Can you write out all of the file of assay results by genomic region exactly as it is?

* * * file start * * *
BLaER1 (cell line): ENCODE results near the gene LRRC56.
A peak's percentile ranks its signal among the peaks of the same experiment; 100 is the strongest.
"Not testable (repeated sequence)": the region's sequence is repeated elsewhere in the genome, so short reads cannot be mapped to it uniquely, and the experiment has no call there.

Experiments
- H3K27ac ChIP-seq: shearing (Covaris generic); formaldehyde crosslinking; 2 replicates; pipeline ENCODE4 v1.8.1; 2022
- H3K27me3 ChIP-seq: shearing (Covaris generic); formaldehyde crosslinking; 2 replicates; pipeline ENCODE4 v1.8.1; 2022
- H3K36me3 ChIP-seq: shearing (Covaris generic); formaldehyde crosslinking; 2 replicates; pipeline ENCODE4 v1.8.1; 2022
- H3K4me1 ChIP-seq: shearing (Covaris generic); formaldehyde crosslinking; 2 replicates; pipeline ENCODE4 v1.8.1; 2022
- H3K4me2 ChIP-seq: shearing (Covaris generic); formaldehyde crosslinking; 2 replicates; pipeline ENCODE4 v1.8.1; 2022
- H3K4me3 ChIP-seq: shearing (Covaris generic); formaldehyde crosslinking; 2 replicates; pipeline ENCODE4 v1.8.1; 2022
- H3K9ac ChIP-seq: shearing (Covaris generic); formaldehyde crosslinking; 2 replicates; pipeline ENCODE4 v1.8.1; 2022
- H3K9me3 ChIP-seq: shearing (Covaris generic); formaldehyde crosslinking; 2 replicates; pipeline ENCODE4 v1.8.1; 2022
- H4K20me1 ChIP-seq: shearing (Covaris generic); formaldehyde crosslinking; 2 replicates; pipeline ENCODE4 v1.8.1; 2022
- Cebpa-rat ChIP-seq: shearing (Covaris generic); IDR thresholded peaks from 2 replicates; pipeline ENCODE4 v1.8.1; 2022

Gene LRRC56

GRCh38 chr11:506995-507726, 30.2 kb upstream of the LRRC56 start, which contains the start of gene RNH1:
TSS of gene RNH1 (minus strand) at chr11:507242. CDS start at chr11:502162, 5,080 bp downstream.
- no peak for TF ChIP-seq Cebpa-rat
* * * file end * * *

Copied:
BLaER1 (cell line): ENCODE results near the gene LRRC56.
A peak's percentile ranks its signal among the peaks of the same experiment; 100 is the strongest.
"Not testable (repeated sequence)": the region's sequence is repeated elsewhere in the genome, so short reads cannot be mapped to it uniquely, and the experiment has no call there.

Experiments
- H3K27ac ChIP-seq: shearing (Covaris generic); formaldehyde crosslinking; 2 replicates; pipeline ENCODE4 v1.8.1; 2022
- H3K27me3 ChIP-seq: shearing (Covaris generic); formaldehyde crosslinking; 2 replicates; pipeline ENCODE4 v1.8.1; 2022
- H3K36me3 ChIP-seq: shearing (Covaris generic); formaldehyde crosslinking; 2 replicates; pipeline ENCODE4 v1.8.1; 2022
- H3K4me1 ChIP-seq: shearing (Covaris generic); formaldehyde crosslinking; 2 replicates; pipeline ENCODE4 v1.8.1; 2022
- H3K4me2 ChIP-seq: shearing (Covaris generic); formaldehyde crosslinking; 2 replicates; pipeline ENCODE4 v1.8.1; 2022
- H3K4me3 ChIP-seq: shearing (Covaris generic); formaldehyde crosslinking; 2 replicates; pipeline ENCODE4 v1.8.1; 2022
- H3K9ac ChIP-seq: shearing (Covaris generic); formaldehyde crosslinking; 2 replicates; pipeline ENCODE4 v1.8.1; 2022
- H3K9me3 ChIP-seq: shearing (Covaris generic); formaldehyde crosslinking; 2 replicates; pipeline ENCODE4 v1.8.1; 2022
- H4K20me1 ChIP-seq: shearing (Covaris generic); formaldehyde crosslinking; 2 replicates; pipeline ENCODE4 v1.8.1; 2022
- Cebpa-rat ChIP-seq: shearing (Covaris generic); IDR thresholded peaks from 2 replicates; pipeline ENCODE4 v1.8.1; 2022

Gene LRRC56

GRCh38 chr11:506995-507726, 30.2 kb upstream of the LRRC56 start, which contains the start of gene RNH1:
TSS of gene RNH1 (minus strand) at chr11:507242. CDS start at chr11:502162, 5,080 bp downstream.
- no peak for TF ChIP-seq Cebpa-rat